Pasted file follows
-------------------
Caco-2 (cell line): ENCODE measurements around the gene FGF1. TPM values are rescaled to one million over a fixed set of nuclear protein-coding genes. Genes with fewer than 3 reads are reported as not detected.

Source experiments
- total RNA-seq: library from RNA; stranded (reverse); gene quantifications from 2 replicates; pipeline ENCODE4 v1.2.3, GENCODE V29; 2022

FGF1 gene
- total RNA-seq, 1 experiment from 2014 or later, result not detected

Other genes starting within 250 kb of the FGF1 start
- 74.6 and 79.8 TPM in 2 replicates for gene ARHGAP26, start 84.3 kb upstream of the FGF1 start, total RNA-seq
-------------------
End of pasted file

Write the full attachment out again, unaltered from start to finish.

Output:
Caco-2 (cell line): ENCODE measurements around the gene FGF1. TPM values are rescaled to one million over a fixed set of nuclear protein-coding genes. Genes with fewer than 3 reads are reported as not detected.

Source experiments
- total RNA-seq: library from RNA; stranded (reverse); gene quantifications from 2 replicates; pipeline ENCODE4 v1.2.3, GENCODE V29; 2022

FGF1 gene
- total RNA-seq, 1 experiment from 2014 or later, result not detected

Other genes starting within 250 kb of the FGF1 start
- 74.6 and 79.8 TPM in 2 replicates for gene ARHGAP26, start 84.3 kb upstream of the FGF1 start, total RNA-seq